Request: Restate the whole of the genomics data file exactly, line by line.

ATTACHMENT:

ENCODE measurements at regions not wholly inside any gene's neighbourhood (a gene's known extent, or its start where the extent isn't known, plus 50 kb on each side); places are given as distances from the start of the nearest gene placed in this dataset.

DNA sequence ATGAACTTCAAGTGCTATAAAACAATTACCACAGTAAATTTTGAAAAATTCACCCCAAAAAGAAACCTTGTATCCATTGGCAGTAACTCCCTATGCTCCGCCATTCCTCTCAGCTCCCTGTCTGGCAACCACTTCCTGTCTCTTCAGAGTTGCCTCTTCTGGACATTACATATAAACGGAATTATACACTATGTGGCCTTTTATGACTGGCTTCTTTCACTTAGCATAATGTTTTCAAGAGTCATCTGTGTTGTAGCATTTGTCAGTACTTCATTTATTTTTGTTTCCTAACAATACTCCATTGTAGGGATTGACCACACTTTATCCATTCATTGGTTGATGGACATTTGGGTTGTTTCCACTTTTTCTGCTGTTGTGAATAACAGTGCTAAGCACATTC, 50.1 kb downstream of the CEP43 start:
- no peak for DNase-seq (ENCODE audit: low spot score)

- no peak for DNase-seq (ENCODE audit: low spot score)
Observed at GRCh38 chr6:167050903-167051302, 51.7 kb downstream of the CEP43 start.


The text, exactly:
ENCODE measurements at regions not wholly inside any gene's neighbourhood (a gene's known extent, or its start where the extent isn't known, plus 50 kb on each side); places are given as distances from the start of the nearest gene placed in this dataset.

DNA sequence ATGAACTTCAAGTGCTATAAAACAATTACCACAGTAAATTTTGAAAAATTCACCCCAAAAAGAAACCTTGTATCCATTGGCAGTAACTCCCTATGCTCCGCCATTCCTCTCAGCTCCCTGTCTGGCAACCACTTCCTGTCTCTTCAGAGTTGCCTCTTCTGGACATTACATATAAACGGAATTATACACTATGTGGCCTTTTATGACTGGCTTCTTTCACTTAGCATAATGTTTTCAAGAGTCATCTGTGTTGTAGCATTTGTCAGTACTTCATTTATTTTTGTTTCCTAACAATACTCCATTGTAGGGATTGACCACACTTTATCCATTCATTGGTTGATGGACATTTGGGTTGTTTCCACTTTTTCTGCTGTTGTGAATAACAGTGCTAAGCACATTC, 50.1 kb downstream of the CEP43 start:
- no peak for DNase-seq (ENCODE audit: low spot score)

- no peak for DNase-seq (ENCODE audit: low spot score)
Observed at GRCh38 chr6:167050903-167051302, 51.7 kb downstream of the CEP43 start.